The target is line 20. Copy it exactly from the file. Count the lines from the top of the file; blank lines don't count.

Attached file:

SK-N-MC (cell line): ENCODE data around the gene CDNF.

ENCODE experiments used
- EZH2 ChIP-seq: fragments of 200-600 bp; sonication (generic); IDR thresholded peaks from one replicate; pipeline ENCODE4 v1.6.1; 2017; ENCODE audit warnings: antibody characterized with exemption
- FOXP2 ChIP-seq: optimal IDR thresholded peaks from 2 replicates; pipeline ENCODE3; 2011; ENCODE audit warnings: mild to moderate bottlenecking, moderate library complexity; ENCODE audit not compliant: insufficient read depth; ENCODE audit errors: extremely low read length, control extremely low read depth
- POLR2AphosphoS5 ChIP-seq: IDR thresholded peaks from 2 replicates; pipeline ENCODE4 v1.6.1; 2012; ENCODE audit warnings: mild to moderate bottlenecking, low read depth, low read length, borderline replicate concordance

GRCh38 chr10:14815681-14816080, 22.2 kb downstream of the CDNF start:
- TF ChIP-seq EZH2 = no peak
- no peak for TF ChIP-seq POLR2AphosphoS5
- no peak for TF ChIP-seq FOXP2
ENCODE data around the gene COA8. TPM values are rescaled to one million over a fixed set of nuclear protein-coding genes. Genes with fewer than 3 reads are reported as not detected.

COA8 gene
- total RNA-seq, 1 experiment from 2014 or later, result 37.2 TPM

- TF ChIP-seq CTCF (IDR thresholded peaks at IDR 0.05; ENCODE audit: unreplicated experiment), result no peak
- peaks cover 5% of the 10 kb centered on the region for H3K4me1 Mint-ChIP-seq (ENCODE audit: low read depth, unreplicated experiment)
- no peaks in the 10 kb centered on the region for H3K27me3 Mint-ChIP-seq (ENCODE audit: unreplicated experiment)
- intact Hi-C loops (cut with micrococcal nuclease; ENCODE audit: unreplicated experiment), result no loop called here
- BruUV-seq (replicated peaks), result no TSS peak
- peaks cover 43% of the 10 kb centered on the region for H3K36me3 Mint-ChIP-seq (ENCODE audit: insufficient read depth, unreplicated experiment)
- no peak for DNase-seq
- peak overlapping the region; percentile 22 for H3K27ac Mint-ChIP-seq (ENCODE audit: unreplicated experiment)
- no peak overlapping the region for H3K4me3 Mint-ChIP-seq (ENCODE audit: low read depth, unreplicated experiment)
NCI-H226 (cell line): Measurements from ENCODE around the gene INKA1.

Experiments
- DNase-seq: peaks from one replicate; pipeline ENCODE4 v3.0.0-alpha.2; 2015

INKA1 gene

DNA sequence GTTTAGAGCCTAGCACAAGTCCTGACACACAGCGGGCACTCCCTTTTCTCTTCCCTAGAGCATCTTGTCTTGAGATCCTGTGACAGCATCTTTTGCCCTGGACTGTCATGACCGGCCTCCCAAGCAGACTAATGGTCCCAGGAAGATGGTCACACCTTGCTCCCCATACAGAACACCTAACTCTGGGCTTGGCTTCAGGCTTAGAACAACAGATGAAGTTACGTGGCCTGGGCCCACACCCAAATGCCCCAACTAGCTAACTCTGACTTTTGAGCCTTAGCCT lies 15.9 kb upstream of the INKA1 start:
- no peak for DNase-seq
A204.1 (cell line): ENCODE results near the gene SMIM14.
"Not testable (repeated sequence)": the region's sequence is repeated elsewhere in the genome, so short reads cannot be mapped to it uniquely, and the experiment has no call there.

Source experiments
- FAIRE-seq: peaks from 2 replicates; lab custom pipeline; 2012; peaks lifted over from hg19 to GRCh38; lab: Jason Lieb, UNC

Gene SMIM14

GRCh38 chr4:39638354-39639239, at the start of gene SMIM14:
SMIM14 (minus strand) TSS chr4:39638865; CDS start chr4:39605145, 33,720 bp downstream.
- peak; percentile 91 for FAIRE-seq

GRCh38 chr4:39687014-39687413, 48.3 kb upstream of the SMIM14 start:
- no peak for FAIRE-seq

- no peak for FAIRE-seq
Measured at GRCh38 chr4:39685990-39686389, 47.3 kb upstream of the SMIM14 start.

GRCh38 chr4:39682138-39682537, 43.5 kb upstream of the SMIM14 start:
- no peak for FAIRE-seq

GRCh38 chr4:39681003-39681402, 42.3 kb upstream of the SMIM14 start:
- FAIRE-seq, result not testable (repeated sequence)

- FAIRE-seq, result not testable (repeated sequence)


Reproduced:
- peak overlapping the region; percentile 22 for H3K27ac Mint-ChIP-seq (ENCODE audit: unreplicated experiment)